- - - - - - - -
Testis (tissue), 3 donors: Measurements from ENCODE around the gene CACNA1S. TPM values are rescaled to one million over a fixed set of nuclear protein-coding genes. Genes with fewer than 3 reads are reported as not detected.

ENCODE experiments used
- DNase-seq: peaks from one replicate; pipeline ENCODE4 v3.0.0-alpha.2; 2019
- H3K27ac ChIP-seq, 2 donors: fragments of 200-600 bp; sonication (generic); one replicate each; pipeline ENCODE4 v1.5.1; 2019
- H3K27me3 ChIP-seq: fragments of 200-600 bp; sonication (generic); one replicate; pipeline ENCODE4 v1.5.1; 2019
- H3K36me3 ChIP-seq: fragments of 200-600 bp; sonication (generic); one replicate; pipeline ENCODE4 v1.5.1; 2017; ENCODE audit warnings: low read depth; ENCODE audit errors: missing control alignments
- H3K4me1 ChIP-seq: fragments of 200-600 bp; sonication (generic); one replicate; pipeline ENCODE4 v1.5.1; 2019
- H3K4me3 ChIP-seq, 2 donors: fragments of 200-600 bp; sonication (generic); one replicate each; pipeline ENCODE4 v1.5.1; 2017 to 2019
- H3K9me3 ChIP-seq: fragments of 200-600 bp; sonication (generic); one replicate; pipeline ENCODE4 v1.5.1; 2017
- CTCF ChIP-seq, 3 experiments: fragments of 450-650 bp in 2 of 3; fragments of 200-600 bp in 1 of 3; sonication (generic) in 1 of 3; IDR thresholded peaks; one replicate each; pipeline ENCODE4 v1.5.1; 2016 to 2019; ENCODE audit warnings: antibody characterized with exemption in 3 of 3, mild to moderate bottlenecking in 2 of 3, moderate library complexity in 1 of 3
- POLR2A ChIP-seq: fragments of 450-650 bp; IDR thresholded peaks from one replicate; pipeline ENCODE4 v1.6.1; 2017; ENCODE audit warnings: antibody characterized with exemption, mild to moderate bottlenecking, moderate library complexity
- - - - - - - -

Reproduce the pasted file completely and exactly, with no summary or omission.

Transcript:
Testis (tissue), 3 donors: Measurements from ENCODE around the gene CACNA1S. TPM values are rescaled to one million over a fixed set of nuclear protein-coding genes. Genes with fewer than 3 reads are reported as not detected.

ENCODE experiments used
- DNase-seq: peaks from one replicate; pipeline ENCODE4 v3.0.0-alpha.2; 2019
- H3K27ac ChIP-seq, 2 donors: fragments of 200-600 bp; sonication (generic); one replicate each; pipeline ENCODE4 v1.5.1; 2019
- H3K27me3 ChIP-seq: fragments of 200-600 bp; sonication (generic); one replicate; pipeline ENCODE4 v1.5.1; 2019
- H3K36me3 ChIP-seq: fragments of 200-600 bp; sonication (generic); one replicate; pipeline ENCODE4 v1.5.1; 2017; ENCODE audit warnings: low read depth; ENCODE audit errors: missing control alignments
- H3K4me1 ChIP-seq: fragments of 200-600 bp; sonication (generic); one replicate; pipeline ENCODE4 v1.5.1; 2019
- H3K4me3 ChIP-seq, 2 donors: fragments of 200-600 bp; sonication (generic); one replicate each; pipeline ENCODE4 v1.5.1; 2017 to 2019
- H3K9me3 ChIP-seq: fragments of 200-600 bp; sonication (generic); one replicate; pipeline ENCODE4 v1.5.1; 2017
- CTCF ChIP-seq, 3 experiments: fragments of 450-650 bp in 2 of 3; fragments of 200-600 bp in 1 of 3; sonication (generic) in 1 of 3; IDR thresholded peaks; one replicate each; pipeline ENCODE4 v1.5.1; 2016 to 2019; ENCODE audit warnings: antibody characterized with exemption in 3 of 3, mild to moderate bottlenecking in 2 of 3, moderate library complexity in 1 of 3
- POLR2A ChIP-seq: fragments of 450-650 bp; IDR thresholded peaks from one replicate; pipeline ENCODE4 v1.6.1; 2017; ENCODE audit warnings: antibody characterized with exemption, mild to moderate bottlenecking, moderate library complexity